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Northgate Village Development LC v. Orem City

Court of Appeals of Utah

May 17, 2018

Northgate Village Development LC, Appellant,
Orem City, Appellee.

          Fourth District Court, Provo Department The Honorable Lynn W. Davis No. 090401127

          J. Craig Smith, Kathryn J. Steffey, and Clayton H. Preece, Attorneys for Appellant

          Jody K. Burnett and Robert C. Keller, Attorneys for Appellee

          Judge David N. Mortensen authored this Opinion, in which Judges Michele M. Christiansen and Kate A. Toomey concurred.


         ¶1 Northgate Village Development LC purchased property from Orem City containing multiple stockpiles of buried garbage, including asphalt and other debris. Although the parties anticipated that some cleanup would be necessary, the amount of garbage ultimately discovered was significant, generating cleanup costs of nearly $3 million. Northgate and the City dispute who should pay for the cleanup of what garbage. The district court entered orders excluding evidence of any garbage unrelated to asphalt and excluding two of Northgate's expert witnesses from testifying. Northgate, on interlocutory appeal, contends that these rulings were in error. We agree and reverse.


         ¶2 Northgate agreed to purchase property from the City to develop it for mixed use. The City had previously used the property for its public works facility. The site had apparently also been used to dump "hundreds of thousands of tons of debris, " which included removed curb, gutter, sidewalk, asphalt, trees, tires, and transformers, among other things.

         ¶3 Before the sale, the parties anticipated the presence of at least some of the debris, and the City agreed to "complete any environmental clean-up responsibilities specified in the written action plan" for the site. As Northgate discovered more and more garbage, the parties disputed the meaning of the action plan and the specific responsibilities the City was required to perform. Northgate filed suit against the City in 2009, [1] asserting damages of close to $3 million in compensation for cleaning up garbage.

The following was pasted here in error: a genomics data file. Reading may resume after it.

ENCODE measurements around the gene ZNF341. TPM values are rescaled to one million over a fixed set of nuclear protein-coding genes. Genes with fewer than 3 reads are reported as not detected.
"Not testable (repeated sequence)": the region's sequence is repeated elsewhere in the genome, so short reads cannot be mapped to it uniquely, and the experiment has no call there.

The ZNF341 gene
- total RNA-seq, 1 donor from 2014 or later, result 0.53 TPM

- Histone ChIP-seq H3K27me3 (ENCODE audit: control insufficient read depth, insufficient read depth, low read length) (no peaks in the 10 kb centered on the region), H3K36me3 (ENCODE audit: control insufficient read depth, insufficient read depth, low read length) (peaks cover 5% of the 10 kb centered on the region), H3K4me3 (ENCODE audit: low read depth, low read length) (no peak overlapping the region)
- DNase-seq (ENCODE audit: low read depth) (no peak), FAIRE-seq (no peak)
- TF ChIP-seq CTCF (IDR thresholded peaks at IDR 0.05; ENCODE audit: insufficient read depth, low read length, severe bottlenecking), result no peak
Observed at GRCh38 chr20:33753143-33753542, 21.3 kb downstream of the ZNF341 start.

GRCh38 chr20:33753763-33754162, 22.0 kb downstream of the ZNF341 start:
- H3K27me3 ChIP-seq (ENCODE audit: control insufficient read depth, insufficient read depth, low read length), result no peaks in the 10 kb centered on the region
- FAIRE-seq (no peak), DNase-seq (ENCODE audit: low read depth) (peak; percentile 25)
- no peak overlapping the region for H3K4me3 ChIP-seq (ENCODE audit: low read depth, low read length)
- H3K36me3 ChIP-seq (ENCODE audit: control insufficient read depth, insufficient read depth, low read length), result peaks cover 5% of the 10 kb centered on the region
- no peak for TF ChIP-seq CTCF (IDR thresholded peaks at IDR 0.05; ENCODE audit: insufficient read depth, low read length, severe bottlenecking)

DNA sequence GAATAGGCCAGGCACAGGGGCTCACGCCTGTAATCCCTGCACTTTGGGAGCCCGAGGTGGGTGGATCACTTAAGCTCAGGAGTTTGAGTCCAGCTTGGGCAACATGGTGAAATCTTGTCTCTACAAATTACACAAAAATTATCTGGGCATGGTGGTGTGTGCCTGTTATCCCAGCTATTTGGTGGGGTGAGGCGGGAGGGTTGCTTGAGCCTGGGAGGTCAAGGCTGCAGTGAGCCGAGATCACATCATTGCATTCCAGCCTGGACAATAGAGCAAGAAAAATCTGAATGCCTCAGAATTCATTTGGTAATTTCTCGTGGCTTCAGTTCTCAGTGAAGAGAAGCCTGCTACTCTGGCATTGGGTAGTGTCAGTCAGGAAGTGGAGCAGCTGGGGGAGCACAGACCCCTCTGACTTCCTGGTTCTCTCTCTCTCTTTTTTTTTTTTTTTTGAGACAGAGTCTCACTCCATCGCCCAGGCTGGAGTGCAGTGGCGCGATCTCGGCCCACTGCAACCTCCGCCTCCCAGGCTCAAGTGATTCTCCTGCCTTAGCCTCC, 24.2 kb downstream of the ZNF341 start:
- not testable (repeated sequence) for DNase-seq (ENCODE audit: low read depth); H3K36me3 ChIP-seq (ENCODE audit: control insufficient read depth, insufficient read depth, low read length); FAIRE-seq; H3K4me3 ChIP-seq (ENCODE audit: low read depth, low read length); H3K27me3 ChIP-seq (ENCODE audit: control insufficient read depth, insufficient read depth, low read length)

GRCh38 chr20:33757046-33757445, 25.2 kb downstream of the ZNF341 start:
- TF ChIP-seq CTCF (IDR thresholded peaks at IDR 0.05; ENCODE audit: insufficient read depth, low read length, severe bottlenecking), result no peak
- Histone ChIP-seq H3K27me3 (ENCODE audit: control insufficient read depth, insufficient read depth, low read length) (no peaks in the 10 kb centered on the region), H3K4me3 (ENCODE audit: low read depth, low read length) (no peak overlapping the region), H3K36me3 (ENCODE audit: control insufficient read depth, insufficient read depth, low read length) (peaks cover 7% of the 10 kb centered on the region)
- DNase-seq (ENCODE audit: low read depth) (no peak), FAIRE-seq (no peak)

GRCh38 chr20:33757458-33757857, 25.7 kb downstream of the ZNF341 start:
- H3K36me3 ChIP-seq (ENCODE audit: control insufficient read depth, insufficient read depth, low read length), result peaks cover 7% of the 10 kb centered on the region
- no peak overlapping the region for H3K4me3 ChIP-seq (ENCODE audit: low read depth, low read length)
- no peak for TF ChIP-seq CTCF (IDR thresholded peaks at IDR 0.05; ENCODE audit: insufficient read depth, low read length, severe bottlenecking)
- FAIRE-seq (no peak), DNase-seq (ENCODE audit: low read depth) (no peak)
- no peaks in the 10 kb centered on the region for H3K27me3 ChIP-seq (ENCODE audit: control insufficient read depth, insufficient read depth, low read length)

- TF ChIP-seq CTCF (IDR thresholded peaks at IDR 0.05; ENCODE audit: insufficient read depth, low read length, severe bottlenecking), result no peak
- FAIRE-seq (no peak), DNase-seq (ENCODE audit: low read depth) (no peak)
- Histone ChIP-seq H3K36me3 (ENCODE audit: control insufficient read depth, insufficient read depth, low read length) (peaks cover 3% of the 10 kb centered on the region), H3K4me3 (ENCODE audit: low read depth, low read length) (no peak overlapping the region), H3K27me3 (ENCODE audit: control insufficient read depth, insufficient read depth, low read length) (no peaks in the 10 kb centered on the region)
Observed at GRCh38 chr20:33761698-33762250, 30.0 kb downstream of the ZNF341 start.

¶4 The litigation proceeded through discovery and the parties eventually submitted competing motions for summary judgment. The district court, in large part, granted the City's motion and denied Northgate's motion, ruling that the City was responsible only for reimbursing Northgate for removal and disposal of buried electrical transformers. Northgate appealed that order, providing this court with its first occasion to review this case. This court affirmed in part and reversed in part. See Northgate Village Dev. LC v. Orem City (Northgate I), 2014 UT App 86, ¶ 1, 325 P.3d 123. Because on remand the district court interpreted the holding of Northgate I as limiting the type of garbage the City is obligated to clean up, this court's treatment of the term "asphalt" in Northgate I is of particular importance.

         ¶5 In Northgate I, this court affirmed the district court's determination that the sale contract obligated the City to perform only those cleanup actions listed on the "Clean-Up List" attached to the contract. Id. ¶ 31. However, this court reversed the district court's first interpretation of the Clean-Up List and determined that the Clean-Up List "contains ambiguities, " specifically noting that it "does not clearly indicate how the City must deal with buried asphalt." Id. ¶¶ 36, 39. This court explained,